Regnology has been on quite a journey. Previously known as BearingPoint RegTech and founded in 1994 it subsequently rebranded under the name Regnology in 2021 following its merger with Vizor Software. As the world slowly emerges from the chaos of the last few years, the newly named company is ready for new opportunities in a world where RegTech is in increasingly high demand.
What does the name Regnology mean? According to Regnology product director Erik Becker, the name goes to the heart of its core business – regulatory technology.
Regnology has been an innovator of regulatory and supervisory technology solutions, Automatic Exchange of Information (AEOI) and tax reporting for over two decades. These offerings include professional and managed services and technical support for its services and solutions. The company also houses a ‘reporting factory,’ the RegTech factory, which is digital, fully integrated and automated and helps banks reach substantial economies of scale.
In short, Regnology provides a range of regulatory, supervisory and tax reporting software solutions and services from a single source. The firm’s RegTech solutions enable firms to manage and report regulatory data to supervisory authorities, while its SupTech solutions enable regulators to manage and analyse data that supports the prevention of financial crises. The company also offer tax reporting and AEOI solutions to assist financial institutions on the one hand and tax authorities on the other in ensuring global tax transparency.
Regnology works constantly on new reporting innovations. With the RegOps concept as an innovation in regulatory reporting, for instance, Regnology have developed an agile platform for digitalising the regulatory value chain. RegOps is a regulatory reporting framework that combines an integrated data flow – the common processing of standardised, granular data sets – on a large data-enabled platform for computation and analysis.
Where the company is really blazing a trail is in the hot-button area of ESG. Regnology markets its ESG disclosure module as a part of its flagship Abacus360 Banking product, which is used for national and international regulatory reporting. The module is designed for Single Supervisory Mechanism (SSM) banks that are required to comply with the European Banking Authority (EBA) ESG risks disclosure reporting ITS from 2022 onwards. Regnology detailed that from next year on, these institutions will be required to report twice a year on climate change-related risks.
In addition, Regnology are currently planning to cover the requirements of EU Taxonomy Regulation, (which sets out the different disclosure obligations of ESG risks, and overlaps with the EBA ITS as regard Green Asset Ratio (GAR)) by way of a further solution.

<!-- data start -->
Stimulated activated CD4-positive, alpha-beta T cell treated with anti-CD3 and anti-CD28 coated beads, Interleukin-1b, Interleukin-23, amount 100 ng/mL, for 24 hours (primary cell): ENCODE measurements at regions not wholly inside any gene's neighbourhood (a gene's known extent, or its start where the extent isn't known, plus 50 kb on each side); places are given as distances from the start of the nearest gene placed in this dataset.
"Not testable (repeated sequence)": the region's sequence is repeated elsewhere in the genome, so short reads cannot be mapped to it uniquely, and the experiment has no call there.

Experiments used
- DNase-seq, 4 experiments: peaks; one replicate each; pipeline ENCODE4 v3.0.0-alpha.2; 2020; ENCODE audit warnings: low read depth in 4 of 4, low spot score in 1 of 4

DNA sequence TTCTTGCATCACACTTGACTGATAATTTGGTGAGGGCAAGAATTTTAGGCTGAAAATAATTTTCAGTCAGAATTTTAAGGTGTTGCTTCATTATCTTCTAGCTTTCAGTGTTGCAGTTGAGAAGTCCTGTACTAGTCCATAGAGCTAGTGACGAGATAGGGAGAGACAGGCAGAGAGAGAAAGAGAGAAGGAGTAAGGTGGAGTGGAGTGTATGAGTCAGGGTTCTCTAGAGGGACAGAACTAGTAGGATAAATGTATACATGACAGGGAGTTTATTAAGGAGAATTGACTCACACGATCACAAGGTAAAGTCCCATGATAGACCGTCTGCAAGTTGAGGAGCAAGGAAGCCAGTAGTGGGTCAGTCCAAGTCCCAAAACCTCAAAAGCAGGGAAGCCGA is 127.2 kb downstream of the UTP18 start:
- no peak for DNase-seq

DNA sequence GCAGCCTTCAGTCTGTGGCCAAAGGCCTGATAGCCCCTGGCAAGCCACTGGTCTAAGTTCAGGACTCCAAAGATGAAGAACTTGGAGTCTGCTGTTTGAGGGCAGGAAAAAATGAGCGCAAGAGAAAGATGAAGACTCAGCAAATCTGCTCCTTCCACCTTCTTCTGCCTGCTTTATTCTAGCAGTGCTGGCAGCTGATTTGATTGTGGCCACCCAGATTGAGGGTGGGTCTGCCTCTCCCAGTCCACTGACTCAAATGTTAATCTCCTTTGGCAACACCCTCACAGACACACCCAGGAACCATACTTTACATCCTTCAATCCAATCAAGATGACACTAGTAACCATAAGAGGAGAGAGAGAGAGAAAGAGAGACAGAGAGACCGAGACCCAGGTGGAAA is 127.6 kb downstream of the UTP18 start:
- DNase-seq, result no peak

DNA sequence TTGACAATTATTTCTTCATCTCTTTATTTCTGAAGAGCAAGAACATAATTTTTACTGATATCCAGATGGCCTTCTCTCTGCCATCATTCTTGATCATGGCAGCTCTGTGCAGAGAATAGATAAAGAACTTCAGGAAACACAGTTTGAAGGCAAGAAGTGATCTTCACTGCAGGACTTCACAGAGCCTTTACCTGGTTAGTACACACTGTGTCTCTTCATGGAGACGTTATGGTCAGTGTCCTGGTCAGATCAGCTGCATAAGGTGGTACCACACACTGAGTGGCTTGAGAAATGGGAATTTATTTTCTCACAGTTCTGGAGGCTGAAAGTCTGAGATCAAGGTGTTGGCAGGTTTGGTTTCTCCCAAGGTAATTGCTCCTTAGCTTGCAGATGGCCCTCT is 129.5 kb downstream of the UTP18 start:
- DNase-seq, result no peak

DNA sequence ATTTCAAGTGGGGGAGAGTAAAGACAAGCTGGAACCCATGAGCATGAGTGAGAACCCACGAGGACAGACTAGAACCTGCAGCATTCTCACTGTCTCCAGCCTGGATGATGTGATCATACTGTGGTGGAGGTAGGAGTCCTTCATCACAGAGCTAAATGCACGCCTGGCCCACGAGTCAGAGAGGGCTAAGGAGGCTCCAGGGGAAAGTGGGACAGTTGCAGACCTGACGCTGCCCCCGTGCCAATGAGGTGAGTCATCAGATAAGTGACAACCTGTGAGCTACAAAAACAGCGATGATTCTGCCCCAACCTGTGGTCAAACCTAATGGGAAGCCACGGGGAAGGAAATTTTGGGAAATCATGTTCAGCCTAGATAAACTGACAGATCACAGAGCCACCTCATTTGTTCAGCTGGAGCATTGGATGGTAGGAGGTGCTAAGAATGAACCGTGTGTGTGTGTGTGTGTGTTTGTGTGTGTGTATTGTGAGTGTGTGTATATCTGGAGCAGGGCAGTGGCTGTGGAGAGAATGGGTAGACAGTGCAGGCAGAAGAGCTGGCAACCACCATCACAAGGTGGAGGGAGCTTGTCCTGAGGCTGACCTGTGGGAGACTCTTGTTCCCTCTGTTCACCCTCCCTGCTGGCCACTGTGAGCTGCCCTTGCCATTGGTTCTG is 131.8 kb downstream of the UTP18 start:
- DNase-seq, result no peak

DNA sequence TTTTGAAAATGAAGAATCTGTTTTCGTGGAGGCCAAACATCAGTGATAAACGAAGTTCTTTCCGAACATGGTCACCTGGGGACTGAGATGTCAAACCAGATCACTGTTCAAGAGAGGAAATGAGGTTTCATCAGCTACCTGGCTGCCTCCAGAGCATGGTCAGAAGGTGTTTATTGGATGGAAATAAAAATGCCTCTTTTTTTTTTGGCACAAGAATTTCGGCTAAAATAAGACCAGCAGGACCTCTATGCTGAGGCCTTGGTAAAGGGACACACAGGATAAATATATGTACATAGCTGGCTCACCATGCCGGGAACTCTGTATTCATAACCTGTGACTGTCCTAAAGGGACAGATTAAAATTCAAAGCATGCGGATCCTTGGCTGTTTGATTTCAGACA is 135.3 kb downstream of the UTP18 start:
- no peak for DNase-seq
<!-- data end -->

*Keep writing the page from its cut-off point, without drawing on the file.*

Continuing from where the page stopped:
What differentiates this solution from others?
According to Becker, Abacus360 Banking offers, “standard software for regulatory reporting across several jurisdictions and has a wide customer base in Europe.”
He added, “Abacus has one single data model that is used by all reporting, risk and finance applications and thus enables data consistency across departments, as required by the Basel Committee on Banking Supervision’s (BCBS) 239 standard.
“The solution’s USP is that the data model already contains most of the data needed for ESG reporting. What this means in practise is that banks already using Abacus360 Banking, and who opt for the new ESG reporting module, will have a considerably less demanding implementation effort than setting up ESG reporting as a stand-alone solution. The solution has flexible deployment scenarios allowing for either on premises installation, software as a service (SaaS) or complete business process outsourcing (BPO).”
With climate change and sustainability becoming an increasing prescient and relevant topic for financial institutions, the ESG market is continuing to grow considerably in stature. However, as Becker highlights, “ESG does not simply include the reduction of climate and environmental damage, but also addresses social issues and sustainable corporate governance.”
“The economic consequences of the pandemic further strengthen the need for social sustainability. The situation thus has its challenges but also has its opportunities. Demand for sustainable financial products such as sustainable investments, green bonds, impact investments and green financing is increasing markedly, for example.
“Clients are looking to invest with purpose, which means that they seek transparent reporting ESG KPIs. Institutional investors need to be able to offer transparent solutions for their clients, even if the opportunity for investment is in short, albeit growing supply. New ESG KPIs will be instrumental in differentiating between the competition.